En EspaŅol

Q. Who is Mr. Smarty Plants?

A: There are those who suspect Wildflower Center volunteers are the culpable and capable culprits. Yet, others think staff members play some, albeit small, role. You can torture us with your plant questions, but we will never reveal the Green Guru's secret identity.

Help us grow by giving to the Plant Database Fund or by becoming a member

Did you know you can access the Native Plant Information Network with your web-enabled smartphone?


Ask Mr. Smarty Plants

Ask Mr. Smarty Plants is a free service provided by the staff and volunteers at the Lady Bird Johnson Wildflower Center.

Search Smarty Plants
See a list of all Smarty Plants questions
Can't find the answer in our existing FAQs, submit a question to Mr. Smarty Plants.
Need help with plant identification, visit the plant identification page.
rate this answer
Not Yet Rated

Friday - May 07, 2010

From: Romlulus, MI
Region: Midwest
Topic: Planting, Transplants
Title: What plants can be moved from Romulus MI to Cleveland TX?
Answered by: Barbara Medford


I presently live and garden in Michigan, but will be re-locating in the next year to Cleveland Texas. What plants, if anything, can or should I bring to Texas?


If you have indoor plants in containers, and want to go to the trouble of hauling them, that might be all right. Most plants acclimated to living outdoors in Wayne County, MI, USDA Hardiness Zone 5b, are going to promptly toast when they encounter the summer temperatures in Zone 8b to 9a in Liberty County TX. The indoor plants are probably all tropical non-natives anyway, and we do have air conditioning in Texas. If you move into an existing property, it will no doubt already have plants that do well there. If you begin with a fresh new property, you will have the pleasure of making your own choices, hopefully native to that area, and starting fresh.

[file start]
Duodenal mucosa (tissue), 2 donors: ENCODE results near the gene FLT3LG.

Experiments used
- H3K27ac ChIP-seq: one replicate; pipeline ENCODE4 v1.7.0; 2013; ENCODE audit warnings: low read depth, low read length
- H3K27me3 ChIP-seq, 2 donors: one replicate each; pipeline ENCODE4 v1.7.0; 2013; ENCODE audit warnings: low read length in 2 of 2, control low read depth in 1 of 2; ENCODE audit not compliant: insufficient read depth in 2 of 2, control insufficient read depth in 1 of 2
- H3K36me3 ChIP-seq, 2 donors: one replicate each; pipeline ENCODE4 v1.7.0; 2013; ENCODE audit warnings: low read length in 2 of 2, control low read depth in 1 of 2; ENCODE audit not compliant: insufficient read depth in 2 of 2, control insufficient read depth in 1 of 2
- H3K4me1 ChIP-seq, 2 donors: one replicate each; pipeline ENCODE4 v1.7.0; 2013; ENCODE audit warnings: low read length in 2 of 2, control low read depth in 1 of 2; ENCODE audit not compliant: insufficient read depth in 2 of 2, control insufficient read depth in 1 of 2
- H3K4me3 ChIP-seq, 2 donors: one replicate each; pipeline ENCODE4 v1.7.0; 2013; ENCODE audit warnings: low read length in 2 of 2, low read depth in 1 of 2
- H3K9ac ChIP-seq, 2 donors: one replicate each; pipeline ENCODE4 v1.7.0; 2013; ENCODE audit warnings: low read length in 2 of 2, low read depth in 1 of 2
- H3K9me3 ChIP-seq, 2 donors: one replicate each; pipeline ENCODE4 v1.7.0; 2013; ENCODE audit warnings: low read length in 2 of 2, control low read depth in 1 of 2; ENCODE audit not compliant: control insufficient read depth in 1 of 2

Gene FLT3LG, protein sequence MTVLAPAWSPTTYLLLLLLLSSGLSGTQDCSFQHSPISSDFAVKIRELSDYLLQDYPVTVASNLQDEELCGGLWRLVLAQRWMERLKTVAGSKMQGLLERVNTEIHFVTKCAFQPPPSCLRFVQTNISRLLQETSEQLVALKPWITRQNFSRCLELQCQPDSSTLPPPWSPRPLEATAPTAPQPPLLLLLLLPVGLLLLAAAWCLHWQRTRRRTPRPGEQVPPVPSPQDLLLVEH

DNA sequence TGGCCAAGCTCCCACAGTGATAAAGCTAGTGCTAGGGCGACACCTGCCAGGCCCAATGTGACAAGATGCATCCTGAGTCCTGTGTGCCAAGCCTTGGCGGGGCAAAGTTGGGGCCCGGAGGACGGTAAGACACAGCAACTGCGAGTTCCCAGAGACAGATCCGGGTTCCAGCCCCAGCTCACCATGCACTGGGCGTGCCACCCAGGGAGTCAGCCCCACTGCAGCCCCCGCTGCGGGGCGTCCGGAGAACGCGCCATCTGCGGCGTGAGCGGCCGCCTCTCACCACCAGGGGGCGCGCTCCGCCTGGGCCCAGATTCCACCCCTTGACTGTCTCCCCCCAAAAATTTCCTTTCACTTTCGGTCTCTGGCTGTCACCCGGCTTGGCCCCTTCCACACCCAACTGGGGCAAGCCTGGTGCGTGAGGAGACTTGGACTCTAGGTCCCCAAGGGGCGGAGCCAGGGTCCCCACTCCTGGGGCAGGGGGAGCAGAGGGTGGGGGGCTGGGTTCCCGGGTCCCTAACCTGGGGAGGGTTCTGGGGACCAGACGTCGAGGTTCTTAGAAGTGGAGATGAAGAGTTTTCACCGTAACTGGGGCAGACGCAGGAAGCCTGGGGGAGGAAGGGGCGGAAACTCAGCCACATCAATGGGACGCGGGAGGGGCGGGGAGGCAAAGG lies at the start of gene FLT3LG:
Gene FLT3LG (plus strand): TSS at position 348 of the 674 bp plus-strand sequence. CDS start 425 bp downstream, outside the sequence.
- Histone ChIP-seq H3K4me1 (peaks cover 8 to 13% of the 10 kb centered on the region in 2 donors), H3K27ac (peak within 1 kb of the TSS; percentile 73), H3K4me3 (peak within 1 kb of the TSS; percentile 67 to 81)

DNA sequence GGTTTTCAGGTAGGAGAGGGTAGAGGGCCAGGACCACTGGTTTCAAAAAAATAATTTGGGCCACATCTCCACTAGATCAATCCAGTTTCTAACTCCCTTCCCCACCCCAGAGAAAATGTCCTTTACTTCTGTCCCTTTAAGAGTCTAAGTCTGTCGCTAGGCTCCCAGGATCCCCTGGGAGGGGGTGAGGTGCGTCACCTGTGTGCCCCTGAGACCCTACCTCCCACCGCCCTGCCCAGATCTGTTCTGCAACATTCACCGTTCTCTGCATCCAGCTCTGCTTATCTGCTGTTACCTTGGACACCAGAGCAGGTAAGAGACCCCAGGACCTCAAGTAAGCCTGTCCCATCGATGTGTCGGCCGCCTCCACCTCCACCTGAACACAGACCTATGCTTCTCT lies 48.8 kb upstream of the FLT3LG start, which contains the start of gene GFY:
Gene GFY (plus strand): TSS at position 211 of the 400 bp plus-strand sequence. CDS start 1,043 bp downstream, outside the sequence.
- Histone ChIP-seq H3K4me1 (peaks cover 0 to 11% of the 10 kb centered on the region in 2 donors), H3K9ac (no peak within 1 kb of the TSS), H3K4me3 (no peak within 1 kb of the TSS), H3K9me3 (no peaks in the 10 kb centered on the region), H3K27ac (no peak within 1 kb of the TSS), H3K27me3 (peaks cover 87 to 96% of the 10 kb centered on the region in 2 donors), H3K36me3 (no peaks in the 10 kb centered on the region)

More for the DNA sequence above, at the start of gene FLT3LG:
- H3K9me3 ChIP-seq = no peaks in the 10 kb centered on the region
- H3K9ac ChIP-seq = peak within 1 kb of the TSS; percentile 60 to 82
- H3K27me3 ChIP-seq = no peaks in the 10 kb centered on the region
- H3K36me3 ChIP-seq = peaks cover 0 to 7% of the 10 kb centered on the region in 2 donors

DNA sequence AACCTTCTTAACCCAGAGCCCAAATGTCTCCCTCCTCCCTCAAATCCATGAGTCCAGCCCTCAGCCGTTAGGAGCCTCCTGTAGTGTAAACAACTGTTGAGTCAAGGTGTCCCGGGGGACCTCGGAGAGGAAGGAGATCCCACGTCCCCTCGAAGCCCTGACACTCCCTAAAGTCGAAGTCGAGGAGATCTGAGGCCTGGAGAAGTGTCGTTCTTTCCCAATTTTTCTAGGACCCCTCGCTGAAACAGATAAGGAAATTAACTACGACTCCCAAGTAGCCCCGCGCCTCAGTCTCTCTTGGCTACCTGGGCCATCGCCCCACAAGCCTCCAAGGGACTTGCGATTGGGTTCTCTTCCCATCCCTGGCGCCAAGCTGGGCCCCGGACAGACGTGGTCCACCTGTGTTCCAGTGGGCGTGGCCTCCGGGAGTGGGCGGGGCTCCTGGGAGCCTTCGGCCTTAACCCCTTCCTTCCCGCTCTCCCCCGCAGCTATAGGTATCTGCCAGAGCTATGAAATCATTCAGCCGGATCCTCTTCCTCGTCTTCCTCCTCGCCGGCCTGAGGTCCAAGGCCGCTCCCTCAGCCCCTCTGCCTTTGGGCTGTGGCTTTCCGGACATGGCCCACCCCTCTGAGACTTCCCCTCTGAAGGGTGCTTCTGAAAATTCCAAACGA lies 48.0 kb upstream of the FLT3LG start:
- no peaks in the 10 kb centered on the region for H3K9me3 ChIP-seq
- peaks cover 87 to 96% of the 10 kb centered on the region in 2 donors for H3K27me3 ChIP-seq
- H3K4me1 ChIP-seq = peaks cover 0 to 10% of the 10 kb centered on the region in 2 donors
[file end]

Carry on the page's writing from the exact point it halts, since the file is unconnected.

Let us introduce you to our Native Plant Database. Go to Recommended Species, and click on East Texas on the map. You can also search on South Texas as Liberty County is going to share species of both ecosystems. You will be presented with a list of plants native to the area you select, and ways of searching for specific types of plants, like herbs (herbaceous blooming plants), trees, shrubs, etc. Once you know what your property is like, you can run searches to either find what you have or find what you want to plant, putting the amount of light, soil moisture, even bloom time and/or color into your search. Transplanting is about the biggest stress that can be presented to a plant; leave the ones you have for the next occupant to enjoy and learn about the beauties of gardening with natives in Texas. And bring sunscreen. 


More Transplants Questions

Trimming prairie coneflower for lower height when blooming in Hampshire IL
August 16, 2009 - Can the prairie coneflower, Ratibida Columnifera, be cut by half or some amount before setting flower buds to force the plant to bloom at a shorter height? If not, when is the best time to dig and tra...
view the full question and answer

Flaming sumacs in trouble in Wimberley TX
August 31, 2010 - I planted three flaming sumacs last fall and all leafed out this spring. Then, early this month all the leaves turned brown on one and it appears to have died. Today I noticed that a second one is d...
view the full question and answer

Transplant shock for non-native Plumbago auriculata
May 19, 2008 - I planted some full plumbago plants that were in containers, in a partially shaded area, they had beautiful flowers when I purchased them, but have since lost them all and the plant is looking very wi...
view the full question and answer

Newly planted anacacho leaf browning
October 15, 2007 - I have just put my anacacho orchid into the ground and its leaves are turning brown and falling off. Is that normal for this time of year, or have I shocked it? What can I do to ensure its health?
view the full question and answer

Transplanting roughleaf dogwood in Pflugerville, TX
March 28, 2007 - Hello. My rougleaf dogwood is suckering enthusiastically, and rather than mow off all the root suckers, I'd like to transplant a couple of them to the stream bank in the greenbelt behind my house. ...
view the full question and answer

Smarty Plants's Facebook profile Support the Wildflower Center by Donating Online or Becoming a Member today.

Mr. Smarty Plants wants you to be his Facebook friend. Click the Facebook icon to add yourself to Mr. Smarty Plants list of friends.
© 2015 Lady Bird Johnson Wildflower Center